Privacy Notice

Welcome on BABLE

We put great importance to data protection and therefore use the data you provide to us with upmost care. You can handle the data you provide to us in your personal dashboard. You will find our complete regulations on data protection and clarification of your rights in our privacy notice . By using the website and its offers and navigating further, you accept the regulations of our privacy notice and terms and conditions.


CELSIUS Site Cologne

Project Duration: April 2013 to December 2017


Use Cases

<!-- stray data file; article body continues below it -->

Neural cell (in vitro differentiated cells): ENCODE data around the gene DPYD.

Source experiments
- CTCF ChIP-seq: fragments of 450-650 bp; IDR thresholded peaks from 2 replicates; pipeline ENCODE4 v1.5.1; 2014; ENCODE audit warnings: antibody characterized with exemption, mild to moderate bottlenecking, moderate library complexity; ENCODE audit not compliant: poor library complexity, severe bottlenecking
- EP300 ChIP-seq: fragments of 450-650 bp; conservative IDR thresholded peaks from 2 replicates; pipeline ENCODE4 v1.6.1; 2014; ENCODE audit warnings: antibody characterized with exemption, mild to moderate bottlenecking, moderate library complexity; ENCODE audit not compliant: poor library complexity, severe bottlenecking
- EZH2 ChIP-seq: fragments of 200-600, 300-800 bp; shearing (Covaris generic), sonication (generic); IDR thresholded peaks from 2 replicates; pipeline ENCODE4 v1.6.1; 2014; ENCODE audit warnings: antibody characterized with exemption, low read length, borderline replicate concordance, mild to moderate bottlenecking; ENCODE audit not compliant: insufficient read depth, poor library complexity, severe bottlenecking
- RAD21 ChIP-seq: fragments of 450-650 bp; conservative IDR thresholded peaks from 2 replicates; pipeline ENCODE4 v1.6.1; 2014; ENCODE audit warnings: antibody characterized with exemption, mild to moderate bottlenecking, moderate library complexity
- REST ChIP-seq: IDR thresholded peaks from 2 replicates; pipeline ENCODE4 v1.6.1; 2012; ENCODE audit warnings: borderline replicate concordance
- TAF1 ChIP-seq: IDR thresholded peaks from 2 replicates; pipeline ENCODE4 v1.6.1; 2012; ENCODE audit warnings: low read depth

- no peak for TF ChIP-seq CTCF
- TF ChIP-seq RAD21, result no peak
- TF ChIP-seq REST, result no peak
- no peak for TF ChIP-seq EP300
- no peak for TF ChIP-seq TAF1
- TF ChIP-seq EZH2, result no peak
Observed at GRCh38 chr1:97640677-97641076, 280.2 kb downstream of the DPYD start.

In large cities such as Cologne, heat generation accounts for more than two-thirds of stationary energy consumption. This is why it is necessary to consider ways to make more efficient use of non-fossil energy sources and create more sustainable heating systems in metropolitan areas.One idea is to recover heat from wastewater systems that is currently simply flushed away. Within the CELSIUS project, the city of Cologne focused on using wastewater along with geothermal energy, solar energy and wood pellets as a sustainable source of heat for large buildings – a sensible addition to an economically viable mix of energy sources that includes natural gas, district heating systems and local heating sources. Wastewater systems promise major heat recovery potential. Studies have shown that around 20 % of all buildings in Germany could be heated using this technology. However, so far most projects have failed in the face of technical and/or financial obstacles. The CELSIUS project seeked to identify the most effective methods so as to increase the success rate of future projects. The potential of this technology is demonstrated in two locations in Cologne: the districts of Wahn and Mulheim. Furthermore, as part of CELSIUS Cologne tested an additional way to use a district heating network – for the operation of certain household appliances (white goods) – and in so doing reduce electricity demand and related carbon emissions. This is achieved by replacing the vast majority of the electricity used to operate household appliances with energy in the form of hot water. Dishwashers, washing machines and dryers used electricity both for running the moving parts in the machines and for heating the water and air used in them. The proposed machines use the heat provided by the district heating systems to meet the heating demands in the machines and then only use electricity for the engines and for rare peak heat-demand situations.